NEW YORK — In Paris, they call it La Plage, or the beach. And in Bogota, Colombia, it's Ciclovia, or bikeway.

For six hours Saturday in New York, it was called Summer Streets: Nearly seven miles of Manhattan that were stripped of traffic, creating a weekend playground for bikers, walkers and loungers.

"Bellissimo!" declared Antonio de Lucia, a tourist from Caserta, Italy, who read about the event and decided to walk about three miles from his Chinatown hotel to a friend's Times Square restaurant — with more than 90 pounds of luggage. An hour into his hike, he was smiling as he sauntered up a stretch of Park Avenue awash in cyclists, pedestrians and in-line skaters. One man on a bicycle swooped down a sloped section of the avenue yelling "whee!" at full voice.

"It's a moment of truth for this city. People are participating — New Yorkers are united with their city," said de Lucia, a 29-year-old business consultant.

Bike-loving celebrities Lance Armstrong and David Byrne are helping Mayor Michael Bloomberg launch the experiment. It emulates similar initiatives in cities around the world in aiming to create a livable, ecologically gentle urban environment.

The 6.9-mile, car-free route started at the Brooklyn Bridge and ended to the north at East 72nd Street, with links to Central Park and other open spaces. It included stretches of Park and Lexington avenues and is set to be repeated for the next two Saturdays, starting at 7 a.m.

The idea is simple, in the words of the city's official Web site: "Play. Run. Walk. Bike. Breathe."

Bloomberg says the event will become more regular if the trial draws enough people to the street fun while not irking too many vehicle-linked businesses.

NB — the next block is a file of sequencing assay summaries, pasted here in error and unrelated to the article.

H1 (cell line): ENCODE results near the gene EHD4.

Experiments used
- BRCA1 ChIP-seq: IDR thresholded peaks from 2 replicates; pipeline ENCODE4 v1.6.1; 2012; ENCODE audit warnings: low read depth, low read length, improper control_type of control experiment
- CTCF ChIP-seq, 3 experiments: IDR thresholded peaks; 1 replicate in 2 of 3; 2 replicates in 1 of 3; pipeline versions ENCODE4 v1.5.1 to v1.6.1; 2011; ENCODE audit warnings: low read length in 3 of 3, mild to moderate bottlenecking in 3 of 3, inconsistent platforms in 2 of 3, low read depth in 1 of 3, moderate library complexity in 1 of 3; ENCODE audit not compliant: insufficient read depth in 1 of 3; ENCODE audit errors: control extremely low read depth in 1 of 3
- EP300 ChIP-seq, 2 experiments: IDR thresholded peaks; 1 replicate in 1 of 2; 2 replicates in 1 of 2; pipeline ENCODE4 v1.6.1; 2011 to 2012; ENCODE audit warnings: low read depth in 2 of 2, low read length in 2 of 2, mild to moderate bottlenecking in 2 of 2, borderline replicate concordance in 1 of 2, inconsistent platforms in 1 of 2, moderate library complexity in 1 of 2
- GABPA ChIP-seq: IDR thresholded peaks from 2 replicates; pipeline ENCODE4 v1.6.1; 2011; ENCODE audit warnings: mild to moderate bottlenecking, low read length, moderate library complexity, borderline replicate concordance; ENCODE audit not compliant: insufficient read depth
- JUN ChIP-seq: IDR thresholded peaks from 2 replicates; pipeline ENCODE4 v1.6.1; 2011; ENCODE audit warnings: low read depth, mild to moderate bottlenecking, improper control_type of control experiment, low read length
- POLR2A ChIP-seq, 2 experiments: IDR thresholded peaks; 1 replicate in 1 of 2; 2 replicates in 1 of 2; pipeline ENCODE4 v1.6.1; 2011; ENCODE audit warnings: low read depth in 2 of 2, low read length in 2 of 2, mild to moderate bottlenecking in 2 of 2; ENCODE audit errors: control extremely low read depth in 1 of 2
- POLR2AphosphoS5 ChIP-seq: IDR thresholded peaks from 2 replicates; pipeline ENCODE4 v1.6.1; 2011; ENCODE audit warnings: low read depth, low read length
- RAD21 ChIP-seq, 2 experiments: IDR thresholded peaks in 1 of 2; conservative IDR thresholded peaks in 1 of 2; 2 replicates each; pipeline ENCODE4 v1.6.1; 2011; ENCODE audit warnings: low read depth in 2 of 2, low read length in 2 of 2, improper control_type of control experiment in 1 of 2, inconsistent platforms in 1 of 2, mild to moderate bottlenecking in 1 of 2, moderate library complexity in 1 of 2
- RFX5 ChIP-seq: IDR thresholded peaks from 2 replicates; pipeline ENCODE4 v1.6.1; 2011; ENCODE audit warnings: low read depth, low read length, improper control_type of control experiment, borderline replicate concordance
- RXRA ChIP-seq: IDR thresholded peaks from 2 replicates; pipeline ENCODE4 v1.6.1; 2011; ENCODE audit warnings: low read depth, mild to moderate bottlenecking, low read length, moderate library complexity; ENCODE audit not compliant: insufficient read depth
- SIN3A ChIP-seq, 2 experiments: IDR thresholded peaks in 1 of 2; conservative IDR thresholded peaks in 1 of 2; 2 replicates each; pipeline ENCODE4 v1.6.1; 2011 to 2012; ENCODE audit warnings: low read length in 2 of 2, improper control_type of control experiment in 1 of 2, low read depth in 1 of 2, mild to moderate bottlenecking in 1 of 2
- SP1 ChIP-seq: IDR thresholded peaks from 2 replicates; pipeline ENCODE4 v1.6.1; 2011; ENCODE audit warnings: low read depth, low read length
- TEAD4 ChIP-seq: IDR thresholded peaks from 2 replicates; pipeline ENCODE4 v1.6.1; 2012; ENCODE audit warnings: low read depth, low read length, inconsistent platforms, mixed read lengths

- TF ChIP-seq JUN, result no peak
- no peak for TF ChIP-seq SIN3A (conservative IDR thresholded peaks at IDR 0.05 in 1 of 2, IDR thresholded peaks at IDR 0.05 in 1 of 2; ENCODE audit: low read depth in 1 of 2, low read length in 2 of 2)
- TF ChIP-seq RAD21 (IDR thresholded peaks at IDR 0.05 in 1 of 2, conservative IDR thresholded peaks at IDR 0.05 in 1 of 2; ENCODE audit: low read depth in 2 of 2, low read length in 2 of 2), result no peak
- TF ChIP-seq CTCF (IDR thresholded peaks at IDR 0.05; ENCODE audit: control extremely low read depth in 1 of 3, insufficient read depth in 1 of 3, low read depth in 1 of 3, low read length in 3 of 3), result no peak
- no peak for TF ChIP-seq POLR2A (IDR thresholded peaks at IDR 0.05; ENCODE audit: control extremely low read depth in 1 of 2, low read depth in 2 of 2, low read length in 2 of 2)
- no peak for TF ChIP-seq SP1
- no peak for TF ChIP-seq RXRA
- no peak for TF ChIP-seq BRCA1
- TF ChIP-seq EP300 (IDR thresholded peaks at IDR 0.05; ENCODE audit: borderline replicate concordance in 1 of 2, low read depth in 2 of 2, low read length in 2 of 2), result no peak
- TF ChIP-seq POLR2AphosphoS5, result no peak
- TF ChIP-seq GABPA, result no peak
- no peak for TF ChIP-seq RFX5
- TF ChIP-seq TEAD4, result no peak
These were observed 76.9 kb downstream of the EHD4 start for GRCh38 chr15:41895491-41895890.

Saturday's inaugural Summer Streets was a boost for some enterprises, like Eneslow Foot Comfort Center. It had a display of comfort shoes outside on Park Avenue and offered free foot analyses for fitting — doubling its business, manager Warren Person said.

But no cars meant slow traffic at Roman's barber shop, owner Roman Ibragimov said. The shop, off Park Avenue, generally draws a lot of business when taxis and other motorists are not barred from the neighborhood, he said.

Ibragimov had only one customer at midday Saturday, leaving him dismayed at the prospect of future Summer Streets events.

"But this is impossible! It's no good," he exclaimed.

Bloomberg, however, said in June that he hoped the experiment "will become as much a part of the New York experience as strolling the Coney Island boardwalk, participating in the five-borough bike tour, or listening to the Philharmonic in the park."

Fitness, dance and yoga classes were offered at a central stage along the route, with additional exercise and health activities hosted by community groups at certain cross streets. Bike rental facilities were available along the route, including learn-to-ride lessons for adults.